Okay, I’m just going to come right out and say it: if there’s one phrase in the English language that makes me squirm, it’s “The Cool Kids.”
I have a checkered history with those words. My career as a shy child, right up until college, was overshadowed by this idea of cool, popular kids who were not me and who weren’t particularly kind to me. I learned to feel pretty strongly that “Cool Kids” were always “Mean Kids” and “Exclusionary Kids.”
Fast forward more years than I care to admit.
Now, I’m blessed to be part of a vibrant and vast online community. I’m still shy, but I’ve made a lot of friends here. And lately, people sometimes refer to me as a “Cool Kid.” (Which, let me tell you, does a number on my brain.)
But I don’t think of myself as a “Cool Kid.” I’m a blogger who geeks out on all kinds of things. I spend easily 80% of my life in flannel pajama pants. I’m just a person, you know?
Let me tell you a secret – and then, a story. There are people in this community I still think of as “Cool Kids.” (I’m less inclined these days to attach “Mean” and “Exclusionary” to “Cool,” but that doesn’t make me any less intimidated.) Now, I try not to let this intimidation stop me, but I do have to wrestle with it a lot.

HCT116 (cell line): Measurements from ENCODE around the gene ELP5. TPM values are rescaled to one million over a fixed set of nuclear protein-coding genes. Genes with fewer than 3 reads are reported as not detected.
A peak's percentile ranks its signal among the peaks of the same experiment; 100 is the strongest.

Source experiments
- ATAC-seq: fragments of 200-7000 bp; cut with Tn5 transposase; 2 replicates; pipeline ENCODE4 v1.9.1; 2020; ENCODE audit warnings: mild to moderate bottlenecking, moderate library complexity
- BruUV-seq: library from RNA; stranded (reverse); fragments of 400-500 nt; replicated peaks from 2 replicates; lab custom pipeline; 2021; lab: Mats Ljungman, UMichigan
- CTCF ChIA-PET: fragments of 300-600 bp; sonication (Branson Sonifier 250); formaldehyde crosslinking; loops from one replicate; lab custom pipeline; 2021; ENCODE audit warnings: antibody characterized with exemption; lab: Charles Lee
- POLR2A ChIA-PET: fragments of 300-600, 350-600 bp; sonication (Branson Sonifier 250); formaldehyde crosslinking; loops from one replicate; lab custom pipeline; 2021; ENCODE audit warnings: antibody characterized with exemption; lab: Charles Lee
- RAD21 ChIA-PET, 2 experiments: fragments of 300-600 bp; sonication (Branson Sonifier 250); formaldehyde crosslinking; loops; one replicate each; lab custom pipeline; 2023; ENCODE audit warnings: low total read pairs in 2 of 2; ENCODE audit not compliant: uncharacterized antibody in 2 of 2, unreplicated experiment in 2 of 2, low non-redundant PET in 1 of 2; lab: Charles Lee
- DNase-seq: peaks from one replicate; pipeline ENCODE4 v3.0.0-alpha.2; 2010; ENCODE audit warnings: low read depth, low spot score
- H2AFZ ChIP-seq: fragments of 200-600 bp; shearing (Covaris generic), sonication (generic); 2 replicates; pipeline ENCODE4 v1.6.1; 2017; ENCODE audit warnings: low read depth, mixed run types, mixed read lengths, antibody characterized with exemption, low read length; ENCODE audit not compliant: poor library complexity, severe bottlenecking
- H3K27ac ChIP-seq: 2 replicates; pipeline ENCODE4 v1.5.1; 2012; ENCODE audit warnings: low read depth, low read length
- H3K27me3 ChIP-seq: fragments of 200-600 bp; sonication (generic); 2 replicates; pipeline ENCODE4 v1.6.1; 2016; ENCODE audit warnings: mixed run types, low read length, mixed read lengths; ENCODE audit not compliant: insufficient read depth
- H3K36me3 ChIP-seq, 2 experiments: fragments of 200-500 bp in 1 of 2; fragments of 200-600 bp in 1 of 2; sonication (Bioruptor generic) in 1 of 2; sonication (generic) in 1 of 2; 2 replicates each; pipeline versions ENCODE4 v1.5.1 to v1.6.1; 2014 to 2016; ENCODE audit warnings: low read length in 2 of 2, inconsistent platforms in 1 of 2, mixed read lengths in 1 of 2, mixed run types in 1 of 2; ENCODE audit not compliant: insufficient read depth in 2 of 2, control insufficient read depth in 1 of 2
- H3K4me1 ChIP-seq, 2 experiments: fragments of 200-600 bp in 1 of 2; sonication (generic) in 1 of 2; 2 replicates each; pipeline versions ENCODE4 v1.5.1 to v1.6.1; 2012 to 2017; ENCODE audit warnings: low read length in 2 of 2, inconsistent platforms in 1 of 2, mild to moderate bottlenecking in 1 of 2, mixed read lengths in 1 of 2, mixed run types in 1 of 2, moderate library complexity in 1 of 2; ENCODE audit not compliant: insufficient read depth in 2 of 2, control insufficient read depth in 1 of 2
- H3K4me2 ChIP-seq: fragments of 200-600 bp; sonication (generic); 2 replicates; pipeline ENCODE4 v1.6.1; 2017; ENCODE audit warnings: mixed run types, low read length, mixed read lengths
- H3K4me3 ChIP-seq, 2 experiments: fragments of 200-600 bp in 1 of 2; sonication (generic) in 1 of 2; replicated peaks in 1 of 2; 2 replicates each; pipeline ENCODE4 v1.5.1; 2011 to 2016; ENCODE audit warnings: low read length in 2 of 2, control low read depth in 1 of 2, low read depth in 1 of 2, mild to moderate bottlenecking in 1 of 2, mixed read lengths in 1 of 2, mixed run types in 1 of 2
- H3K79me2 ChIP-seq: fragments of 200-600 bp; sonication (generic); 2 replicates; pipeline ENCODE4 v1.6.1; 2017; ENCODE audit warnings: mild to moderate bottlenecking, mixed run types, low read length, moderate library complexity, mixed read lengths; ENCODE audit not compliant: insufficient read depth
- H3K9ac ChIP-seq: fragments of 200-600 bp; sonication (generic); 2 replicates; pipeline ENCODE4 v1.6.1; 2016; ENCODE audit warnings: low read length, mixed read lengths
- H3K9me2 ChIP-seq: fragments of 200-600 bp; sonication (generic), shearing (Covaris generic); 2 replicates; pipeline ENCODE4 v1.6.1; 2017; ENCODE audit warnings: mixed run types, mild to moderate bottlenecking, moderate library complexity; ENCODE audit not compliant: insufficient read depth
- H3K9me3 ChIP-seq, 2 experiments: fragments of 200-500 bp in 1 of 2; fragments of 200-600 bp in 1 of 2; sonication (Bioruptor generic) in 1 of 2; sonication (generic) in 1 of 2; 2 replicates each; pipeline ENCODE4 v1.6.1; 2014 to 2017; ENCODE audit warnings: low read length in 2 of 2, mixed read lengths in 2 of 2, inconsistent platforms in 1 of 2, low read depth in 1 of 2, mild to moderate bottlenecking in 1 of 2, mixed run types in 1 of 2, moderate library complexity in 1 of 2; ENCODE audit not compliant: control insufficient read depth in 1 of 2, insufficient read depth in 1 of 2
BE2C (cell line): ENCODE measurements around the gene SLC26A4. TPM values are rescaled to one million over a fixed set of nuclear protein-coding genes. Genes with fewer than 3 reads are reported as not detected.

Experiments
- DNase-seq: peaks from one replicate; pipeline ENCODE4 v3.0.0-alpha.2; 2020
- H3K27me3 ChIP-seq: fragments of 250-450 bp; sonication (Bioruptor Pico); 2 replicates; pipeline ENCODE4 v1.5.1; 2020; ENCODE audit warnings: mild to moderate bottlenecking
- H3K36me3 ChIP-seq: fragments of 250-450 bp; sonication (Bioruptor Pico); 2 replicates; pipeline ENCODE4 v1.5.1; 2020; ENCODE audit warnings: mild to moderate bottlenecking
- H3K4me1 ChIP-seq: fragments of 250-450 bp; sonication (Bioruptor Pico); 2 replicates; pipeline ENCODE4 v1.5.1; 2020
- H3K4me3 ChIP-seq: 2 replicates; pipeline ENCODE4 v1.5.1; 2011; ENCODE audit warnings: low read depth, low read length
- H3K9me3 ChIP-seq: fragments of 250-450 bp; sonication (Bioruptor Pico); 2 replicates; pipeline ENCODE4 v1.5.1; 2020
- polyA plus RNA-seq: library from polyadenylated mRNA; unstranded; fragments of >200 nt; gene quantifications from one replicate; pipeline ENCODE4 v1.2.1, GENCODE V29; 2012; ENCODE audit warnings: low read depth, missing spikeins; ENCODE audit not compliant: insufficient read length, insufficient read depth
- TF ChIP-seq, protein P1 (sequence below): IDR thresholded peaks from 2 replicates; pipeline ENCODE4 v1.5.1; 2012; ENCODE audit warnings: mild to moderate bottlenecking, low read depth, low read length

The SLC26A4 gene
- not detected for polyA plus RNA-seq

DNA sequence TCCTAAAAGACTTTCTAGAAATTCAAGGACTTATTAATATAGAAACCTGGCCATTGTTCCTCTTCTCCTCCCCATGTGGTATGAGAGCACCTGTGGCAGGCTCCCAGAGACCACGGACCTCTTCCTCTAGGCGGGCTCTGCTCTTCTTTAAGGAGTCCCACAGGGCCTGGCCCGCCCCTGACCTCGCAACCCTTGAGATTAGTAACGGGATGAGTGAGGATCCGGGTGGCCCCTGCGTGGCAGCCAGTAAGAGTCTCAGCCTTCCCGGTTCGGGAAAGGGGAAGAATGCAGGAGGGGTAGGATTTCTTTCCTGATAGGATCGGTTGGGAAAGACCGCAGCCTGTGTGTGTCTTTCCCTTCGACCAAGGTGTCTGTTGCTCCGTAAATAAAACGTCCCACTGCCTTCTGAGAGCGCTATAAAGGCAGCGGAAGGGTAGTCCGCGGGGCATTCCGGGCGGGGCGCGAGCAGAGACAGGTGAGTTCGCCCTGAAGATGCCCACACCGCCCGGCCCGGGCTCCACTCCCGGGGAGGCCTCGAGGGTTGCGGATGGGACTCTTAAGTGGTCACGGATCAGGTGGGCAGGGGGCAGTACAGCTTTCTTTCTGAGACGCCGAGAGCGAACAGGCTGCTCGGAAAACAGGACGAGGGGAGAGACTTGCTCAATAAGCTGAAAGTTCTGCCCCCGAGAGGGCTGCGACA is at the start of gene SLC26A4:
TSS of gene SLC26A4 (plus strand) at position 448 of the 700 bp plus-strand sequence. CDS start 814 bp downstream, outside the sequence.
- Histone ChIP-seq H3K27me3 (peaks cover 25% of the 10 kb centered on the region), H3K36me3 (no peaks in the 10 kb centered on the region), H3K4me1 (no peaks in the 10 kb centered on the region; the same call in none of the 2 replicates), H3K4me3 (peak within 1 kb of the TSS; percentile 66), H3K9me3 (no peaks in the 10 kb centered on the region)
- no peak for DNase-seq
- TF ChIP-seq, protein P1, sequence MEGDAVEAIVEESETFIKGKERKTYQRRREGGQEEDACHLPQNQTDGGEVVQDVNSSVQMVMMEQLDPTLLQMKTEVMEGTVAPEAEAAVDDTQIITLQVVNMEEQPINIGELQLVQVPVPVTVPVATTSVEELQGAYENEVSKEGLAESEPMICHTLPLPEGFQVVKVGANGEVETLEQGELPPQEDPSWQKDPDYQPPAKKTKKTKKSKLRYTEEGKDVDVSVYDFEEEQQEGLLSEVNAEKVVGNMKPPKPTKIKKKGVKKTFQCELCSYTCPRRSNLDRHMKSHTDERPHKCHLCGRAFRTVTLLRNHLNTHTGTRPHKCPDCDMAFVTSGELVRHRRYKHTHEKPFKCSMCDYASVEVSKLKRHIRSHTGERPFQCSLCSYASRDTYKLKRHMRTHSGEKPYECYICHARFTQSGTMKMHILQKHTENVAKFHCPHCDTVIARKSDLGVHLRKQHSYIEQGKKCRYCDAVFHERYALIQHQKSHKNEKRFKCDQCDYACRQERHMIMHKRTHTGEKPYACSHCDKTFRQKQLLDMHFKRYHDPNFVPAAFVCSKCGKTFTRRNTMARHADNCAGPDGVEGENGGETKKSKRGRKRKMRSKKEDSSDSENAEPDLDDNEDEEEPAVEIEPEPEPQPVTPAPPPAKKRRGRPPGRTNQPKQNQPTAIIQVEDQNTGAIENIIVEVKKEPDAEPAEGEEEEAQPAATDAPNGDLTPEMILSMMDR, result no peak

(Incidentally, there’s no universal definition of who “The Cool Kids” are. We each create our own “Cool Kids.”)
Case in point: I was at Summit of Awesome recently. Mark Montano was a keynote speaker. I was within a few feet of him several times, but never worked up the courage to walk up and introduce myself. Because in my mind, Mark is orders of magnitude cooler than me. Why in the world would he want to be bothered with starstruck little me?
I know, I know – not one of my finer ideological moments. Eventually, Richard was kind enough to introduce us (for which I’m so grateful). And you know what? Mark’s really cool. And talented. And funny. And I’m really glad I met him. Go look at his blog.
So, yeah. Perhaps we all have some “Cool Kids” tucked away in our worldview.
But the problem I have with the idea of “The Cool Kids” is that it creates barriers where they don’t need to exist. You’re interesting, and you have skills. Same here. There might be amazing opportunities for us to work together, if all this stuff about who has more readers and who’s bigger and who’s cooler didn’t get in the way.
All that said, though, it is true that there’s a subtle art to these things. It’s one thing to get over your intimidation and approach someone you think is cool. But it’s quite another to approach them in a way that gets you noticed and remembered. One thing that is true of most “Cool Kids,” I think, is that they’re also “Busy Kids.” There’s a process to building real connection with busy people in our crowded communication landscape.
So this is why I’m really excited about It’s Who You Know. Tara and I want to demystify this stuff so more of us can step out and forge great collaborations that move everyone forward. Based on the amazing conversations she and I have been having behind the scenes, this promises to be a lively time. (Tara is really cool!)
We’d love to have you join us next week.